It was so quiet in the Los Angeles Sports Arena, you could hear the "I Like Ike" buttons dropping to the floor.
Just when he had started to make an impact, there was newly acquired center Ike Austin on the floor in the second quarter, writhing in pain.
Another dark cloud over Clipperland. How typical.
But this time was different.
This time, a ray of light broke through the clouds.
This time, there was a happy ending for Coach Bill Fitch and his beleaguered troops.
Austin, shaking off the effects of a sprained left ankle, returned in the second half and so did his team, shaking off the doldrums of a seven-game losing streak to beat the Philadelphia 76ers on Wednesday night, 117-108, in front of 7,786. The full extent of Austin's injury won't be known until X-rays are taken today, but it is not believed to be serious.
As for the win, OK, so it was only the Clippers' second victory in their last 17 games and just their 12th of the season in 56 games, leaving them buried at the bottom of the Pacific Division. And it came against a 76er team buried in its own division, the Atlantic, at 18-36.
No matter. On this night, the Clippers preferred to focus on:
* Fitch, who won his 939th game, breaking a tie for second place on the NBA all-time list with the Boston Celtics' Red Auerbach. The only man ahead of Fitch is Lenny Wilkens, who won his 1,091st Wednesday night when his Atlanta Hawks beat the Denver Nuggets, 112-88.
* Eric Piatkowski, who scored a career-high 27 points, including 13 in the third quarter. Piatkowski made seven of 13 from the field, including five of eight from beyond the three-point line. Piatkowski was perfect from the free-throw line, making all eight, including several clutch free throws at the end.
But the most important thing for the Clippers had to be the mere sight of Austin trudging back for the start of the second half.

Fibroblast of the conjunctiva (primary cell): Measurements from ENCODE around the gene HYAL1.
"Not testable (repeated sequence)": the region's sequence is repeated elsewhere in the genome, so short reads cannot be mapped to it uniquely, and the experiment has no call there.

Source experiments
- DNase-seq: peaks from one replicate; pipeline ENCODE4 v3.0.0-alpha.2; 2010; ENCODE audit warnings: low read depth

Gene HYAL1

His injury occurred with 4:06 remaining in the second quarter.
With the 76ers' Brian Shaw on the floor under the basket, Austin took a pass from Lamond Murray and went up, but got his leg caught up in Shaw and down Austin came, the 6-10, 270-pounder hitting the floor with a thud that unleashed memories of countless nightmares from the Clippers' past.
"The first thing I was thinking of was who I was going to get in there," Fitch said. "You just go on to the next guy.
"I was optimistic that we would get him back. We've already had our share of losing people."
Was Austin confident he'd be back as he limped off?
"No question," he said as he soaked the ankle after the game. "I think it's a minor sprain."
Austin still played 37 minutes, scoring 19 points and getting a game-high 12 rebounds.
Austin may make his presence known in the scoring and rebounding columns, but his presence on the floor makes a difference.
Two examples in the fourth quarter illustrate that point.
First, Piatkowski put up a three-point attempt that missed. But Austin got the rebound, Piatkowski got the ball back, and, on his second try, made the three-point shot.
At another point, Darrick Martin launched a three-point shot that missed. But Austin was again there for the rebound. This time, he put it back in himself.
The "I Like Ike" buttons popping up all over the Sports Arena are meant to show Austin the Clippers want him to stay.
After Wednesday night, there's no need for a button to get the message across.